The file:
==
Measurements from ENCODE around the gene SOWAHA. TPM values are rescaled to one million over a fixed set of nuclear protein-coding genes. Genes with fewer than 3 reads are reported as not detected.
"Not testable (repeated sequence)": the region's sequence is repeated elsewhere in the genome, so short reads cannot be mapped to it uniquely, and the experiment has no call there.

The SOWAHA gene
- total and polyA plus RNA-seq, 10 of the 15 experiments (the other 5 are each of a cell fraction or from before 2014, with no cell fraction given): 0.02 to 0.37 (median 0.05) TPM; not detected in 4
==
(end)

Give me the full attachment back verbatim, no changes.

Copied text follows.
Measurements from ENCODE around the gene SOWAHA. TPM values are rescaled to one million over a fixed set of nuclear protein-coding genes. Genes with fewer than 3 reads are reported as not detected.
"Not testable (repeated sequence)": the region's sequence is repeated elsewhere in the genome, so short reads cannot be mapped to it uniquely, and the experiment has no call there.

The SOWAHA gene
- total and polyA plus RNA-seq, 10 of the 15 experiments (the other 5 are each of a cell fraction or from before 2014, with no cell fraction given): 0.02 to 0.37 (median 0.05) TPM; not detected in 4